MTV goes, like, totally monster for horror-comedy ‘Death Valley’
For some residents of such glamorous Los Angeles enclaves as Beverly Hills, Santa Monica, Pacific Palisades and Venice, where ocean breezes cool and clean the air, the very idea of heading over the Santa Monica Mountains or the Hollywood Hills into the hotter, smoggier, somewhat declasse San Fernando Valley can inspire concerns about dehydration, wheezing, and unsettling glimpses of Botox-free faces and unfortunate fashion.
Starting Monday, Aug. 29, those petty fears will pale in comparison to a new threat in the Valley: an infestation of vampires, werewolves and zombies. But fear not; the LAPD is on the job, creating the Undead Task Force to protect the citizens of the Valley and make sure that the contagion never reaches the other side.
The UTF’s adventures are chronicled in “Death Valley,” a scripted horror-comedy in which documentary camera crews follow the intrepid officers on their daily — actually nightly — patrols.
Spider One, founder of the band Powerman 5000, conceived of the idea and brought it to Julie and Austin Reading at Liquid Theory. They shot an 11-minute pilot presentation, scripted by Curtis Gwinn, which caught MTV’s eye. Executive producer Eric Weinberg then came in to flesh out the concept and turn it into a series.
“The Valley gets a bad rap,” says Reading, “then you go to the Valley, and it’s got everything. It’s very family-friendly, but there is an obvious class system going on in California. Spider said this very well: As long as it stays over the Hill, the people in Hollywood and Beverly Hills and Santa Monica don’t care.
“We don’t give away why it’s just (in the Valley). That’s part of our bigger mythology. Hopefully we’ll get enough seasons to explain that.”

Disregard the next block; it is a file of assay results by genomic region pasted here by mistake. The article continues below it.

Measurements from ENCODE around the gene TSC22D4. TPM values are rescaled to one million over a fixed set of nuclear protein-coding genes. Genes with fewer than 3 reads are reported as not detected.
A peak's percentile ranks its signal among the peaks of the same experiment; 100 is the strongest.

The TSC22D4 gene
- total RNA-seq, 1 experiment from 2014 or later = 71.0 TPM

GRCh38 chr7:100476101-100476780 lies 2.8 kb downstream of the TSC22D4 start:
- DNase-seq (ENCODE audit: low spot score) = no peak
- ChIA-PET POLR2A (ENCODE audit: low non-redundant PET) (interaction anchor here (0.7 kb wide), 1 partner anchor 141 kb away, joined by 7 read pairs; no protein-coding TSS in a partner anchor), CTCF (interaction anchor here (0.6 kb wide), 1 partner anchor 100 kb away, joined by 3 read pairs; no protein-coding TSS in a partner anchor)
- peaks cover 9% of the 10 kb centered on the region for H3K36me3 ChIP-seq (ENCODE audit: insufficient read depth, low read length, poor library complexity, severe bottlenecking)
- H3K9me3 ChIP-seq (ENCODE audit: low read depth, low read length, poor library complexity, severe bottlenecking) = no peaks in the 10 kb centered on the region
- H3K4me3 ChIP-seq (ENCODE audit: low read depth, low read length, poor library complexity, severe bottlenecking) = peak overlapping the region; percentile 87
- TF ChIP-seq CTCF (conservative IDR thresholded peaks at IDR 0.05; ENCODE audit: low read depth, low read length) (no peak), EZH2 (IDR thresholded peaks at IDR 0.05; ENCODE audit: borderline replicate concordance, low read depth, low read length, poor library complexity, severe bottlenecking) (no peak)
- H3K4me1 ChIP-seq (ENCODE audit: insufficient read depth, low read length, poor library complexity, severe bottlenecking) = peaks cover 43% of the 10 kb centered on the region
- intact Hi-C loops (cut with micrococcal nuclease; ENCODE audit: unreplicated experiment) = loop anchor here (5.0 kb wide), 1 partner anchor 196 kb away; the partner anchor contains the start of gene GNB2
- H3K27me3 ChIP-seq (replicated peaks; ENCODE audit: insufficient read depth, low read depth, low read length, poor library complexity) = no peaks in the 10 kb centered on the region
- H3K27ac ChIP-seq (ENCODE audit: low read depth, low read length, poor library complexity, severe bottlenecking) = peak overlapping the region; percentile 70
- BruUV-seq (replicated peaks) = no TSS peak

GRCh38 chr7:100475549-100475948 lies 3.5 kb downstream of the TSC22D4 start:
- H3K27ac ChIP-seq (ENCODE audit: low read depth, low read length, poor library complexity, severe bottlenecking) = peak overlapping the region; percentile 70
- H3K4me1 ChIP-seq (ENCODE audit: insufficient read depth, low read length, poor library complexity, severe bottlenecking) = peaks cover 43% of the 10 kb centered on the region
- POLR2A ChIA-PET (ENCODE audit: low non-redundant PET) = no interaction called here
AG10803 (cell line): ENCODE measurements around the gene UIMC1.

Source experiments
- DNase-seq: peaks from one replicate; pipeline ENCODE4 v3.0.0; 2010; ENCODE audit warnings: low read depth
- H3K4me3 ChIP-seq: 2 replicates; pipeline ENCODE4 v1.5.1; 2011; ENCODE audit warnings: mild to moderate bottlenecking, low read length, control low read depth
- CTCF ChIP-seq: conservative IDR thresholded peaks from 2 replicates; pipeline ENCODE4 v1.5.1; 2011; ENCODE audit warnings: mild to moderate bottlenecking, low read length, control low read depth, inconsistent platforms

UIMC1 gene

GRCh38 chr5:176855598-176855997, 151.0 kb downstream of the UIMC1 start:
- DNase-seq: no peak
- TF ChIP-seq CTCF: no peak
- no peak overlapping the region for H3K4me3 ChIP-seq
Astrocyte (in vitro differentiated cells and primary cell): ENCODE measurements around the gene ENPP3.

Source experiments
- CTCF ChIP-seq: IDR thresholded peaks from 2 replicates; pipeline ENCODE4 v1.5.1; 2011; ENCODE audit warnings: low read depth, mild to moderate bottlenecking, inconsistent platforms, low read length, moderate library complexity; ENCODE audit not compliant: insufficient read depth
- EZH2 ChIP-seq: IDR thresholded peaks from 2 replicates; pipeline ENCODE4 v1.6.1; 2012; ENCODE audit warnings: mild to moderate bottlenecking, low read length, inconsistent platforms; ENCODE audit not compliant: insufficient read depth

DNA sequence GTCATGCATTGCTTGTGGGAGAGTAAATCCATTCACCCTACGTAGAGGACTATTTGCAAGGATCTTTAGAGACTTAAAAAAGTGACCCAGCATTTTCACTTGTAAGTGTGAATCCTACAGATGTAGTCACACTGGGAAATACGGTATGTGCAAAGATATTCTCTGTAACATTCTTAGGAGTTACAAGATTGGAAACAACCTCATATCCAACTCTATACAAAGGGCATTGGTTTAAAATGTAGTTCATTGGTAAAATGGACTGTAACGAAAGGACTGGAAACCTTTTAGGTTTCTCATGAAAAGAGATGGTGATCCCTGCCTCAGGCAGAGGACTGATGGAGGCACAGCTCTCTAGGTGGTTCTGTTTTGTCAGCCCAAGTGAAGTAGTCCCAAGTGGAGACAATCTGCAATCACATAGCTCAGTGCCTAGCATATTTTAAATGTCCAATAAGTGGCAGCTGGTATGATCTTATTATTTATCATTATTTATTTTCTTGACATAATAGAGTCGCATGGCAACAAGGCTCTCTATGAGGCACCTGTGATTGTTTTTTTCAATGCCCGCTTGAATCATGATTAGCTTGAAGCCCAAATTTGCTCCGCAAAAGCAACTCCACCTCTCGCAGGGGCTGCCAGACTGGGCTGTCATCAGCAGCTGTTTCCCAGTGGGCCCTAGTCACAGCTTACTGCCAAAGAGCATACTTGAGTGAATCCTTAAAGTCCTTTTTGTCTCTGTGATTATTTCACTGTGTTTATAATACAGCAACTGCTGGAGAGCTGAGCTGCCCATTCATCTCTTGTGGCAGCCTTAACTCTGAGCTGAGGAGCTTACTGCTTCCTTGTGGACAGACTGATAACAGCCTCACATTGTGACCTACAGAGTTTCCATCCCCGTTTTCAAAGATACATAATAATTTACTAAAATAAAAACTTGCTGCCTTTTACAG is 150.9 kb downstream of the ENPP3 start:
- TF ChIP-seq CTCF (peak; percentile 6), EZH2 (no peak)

Reading and his fellow producers also have specific ideas about their supernatural creatures. Vampires are portrayed, as Reading says, “very cartel, terrorist, ganglike.”
Werewolves are more of an “animal control” issue, needing to be locked up during the full moon but no more harmful than other humans the rest of the time.
“Zombies,” says Reading, “are like an infestation and a virus, like rats, and they need to be eradicated.”
On the job with the UTF are Capt. Frank Dashell (Bryan Callen) and Officers Joe Stubeck (Charlie Sanders), Billy Pierce (Bryce Johnson), Kirsten Landry (Caity Lotz), Carla Rinaldi (Tania Raymonde) and John “John-John” Johnson (Texas Battle, who, by the way, was born in Houston and went to the University of Texas).
Calling in to talk “Death Valley” from the rainy South Carolina location of his latest job, the movie “Sleeping Around,” Callen starts out by describing his character.
“Dashell’s an enigma to the guys,” he says. “He’s obviously a bit of a bada... . He’s war-torn. If he wasn’t doing this, he would have probably had some special forces experience back in the day that he never talks about.
“But he’s also got this mysterious side. You’re never sure if he’s gay or straight, if he’s a nudist. You know he’s got some perversion somewhere. He’s definitely having some hard, angry sex with someone, or everyone; who knows?
“But the one thing you know about this guy is he hates vampires. He is going to stop at nothing to get this job done, and that is to make sure that the undead are corralled and kept separate from the good people of the Valley of Los Angeles.
“He’s got a lot of compassion for were- wolves, because werewolves just got caught at the wrong time. Zombies need to be shot through the head. Vampires are just scumbags. That’s the real enemy.”
Callen then describes his character’s tense, wary attitude, his exercise regimen and his restrictive diet. But when asked about consuming dairy, he quickly morphs into the voice of Frank Dashell.
“Dairy slows you down,” he says, “clogs me up, you understand. I’ve got to be watching at all times, because it’s obvious werewolves and especially vampires do not sleep. Sleep is death, my friend. I keep myself awake and alive. I keep my arms heavy and my belly tight, you know what I mean?”
Asked what’s the most fun about the job, Callen lets loose with, “The most fun part has been loading my guns and blasting people away. That’s the fun part.
“Shooting zombies in the head and stabbing vampires through the heart, that’s a good time. Punching vampires and zombies in their face — the action is nonstop. It’s a combat unit. We are combat-ready at all times.”
As for the concept of containing the threat in the Valley, Callen/Dashell is very clear on that.
“Death Valley” premieres Monday on MTV.